Aston Martin CEO Andy Palmer has confirmed that every one of the manufacturer’s cars will be offered as a hybrid by 2020.
Speaking to the Financial Times, Palmer said Aston Martin would be “100 percent hybrid by the middle of the 2020s.” That doesn’t mean all Aston Martins will be hybrids, but all will at least be offered with some sort of hybrid powertrain. Additionally, about a quarter of the supercar maker’s vehicles will be fully electric by the end of the next decade.
Aston plans on developing its own hybrid system, rather than borrowing one from technology partner Mercedes-Benz. Palmer believes it’s important to keep the development of core technologies (i.e. powertrains) in-house instead of outsourcing them to suppliers or other automakers. It will initially buy lithium-ion battery cells from a supplier, but the company plans to bring its battery production in-house one day as well.
The first Aston Martin EV, an electric version of the Rapide called the RapidE, is set to arrive in 2019. The concept version produced 800-1,000 horsepower between its four electric motors and had a theoretical range of about 200 miles. With battery technology having progressed since the concept was first shown in 2015, it may have a bit more range on offer than 200 miles, but should have about the same power output. More information about the concept is expected to come to light in the coming months.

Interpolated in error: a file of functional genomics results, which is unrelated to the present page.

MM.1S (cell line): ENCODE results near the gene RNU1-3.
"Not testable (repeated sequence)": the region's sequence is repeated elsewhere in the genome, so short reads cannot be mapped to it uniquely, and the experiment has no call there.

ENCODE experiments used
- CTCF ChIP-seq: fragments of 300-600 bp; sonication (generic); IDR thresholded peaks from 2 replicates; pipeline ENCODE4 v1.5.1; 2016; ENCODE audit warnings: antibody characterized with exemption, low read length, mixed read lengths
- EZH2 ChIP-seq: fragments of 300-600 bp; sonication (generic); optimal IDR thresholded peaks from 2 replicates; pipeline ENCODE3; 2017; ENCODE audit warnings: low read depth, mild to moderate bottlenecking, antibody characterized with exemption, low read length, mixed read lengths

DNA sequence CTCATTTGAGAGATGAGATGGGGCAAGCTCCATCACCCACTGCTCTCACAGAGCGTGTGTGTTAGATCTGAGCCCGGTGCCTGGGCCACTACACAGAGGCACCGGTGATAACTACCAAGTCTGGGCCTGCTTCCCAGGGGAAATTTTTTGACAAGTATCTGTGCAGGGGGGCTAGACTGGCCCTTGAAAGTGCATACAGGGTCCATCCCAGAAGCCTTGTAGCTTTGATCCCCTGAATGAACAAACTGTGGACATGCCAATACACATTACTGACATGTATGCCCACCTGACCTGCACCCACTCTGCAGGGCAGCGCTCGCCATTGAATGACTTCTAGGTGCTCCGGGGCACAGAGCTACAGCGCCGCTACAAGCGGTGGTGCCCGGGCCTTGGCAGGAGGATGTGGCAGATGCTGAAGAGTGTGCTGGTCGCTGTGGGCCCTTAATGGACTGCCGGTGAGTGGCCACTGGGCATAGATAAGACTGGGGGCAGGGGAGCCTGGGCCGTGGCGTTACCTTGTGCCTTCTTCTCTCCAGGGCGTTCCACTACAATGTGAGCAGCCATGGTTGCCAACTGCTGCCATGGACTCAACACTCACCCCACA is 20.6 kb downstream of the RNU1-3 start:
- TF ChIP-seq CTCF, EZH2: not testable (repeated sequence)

One of the first mass-market hybrids from Aston Martin will be its DBX SUV. The vehicle is expected to launch with V8 and V12 engines, but will eventually be offered as a hybrid. The Aston Martin Valkyrie hypercar, expected to go into production next year, will also be a hybrid, pairing a naturally-aspirated V12 engine with a hybrid system developed by electric supercar maker Rimac. It will be limited to just 150 units.
Aston Martin’s plan is similar to that of Ferrari, which has also said all of its road cars from 2019 onward will be hybrids. Such a move is quickly becoming necessary for low-volume manufacturers of high-performance cars as they look to offer more performance to consumers while adhering to increasingly strict fuel economy and emissions standards.
[Source: Financial Times]
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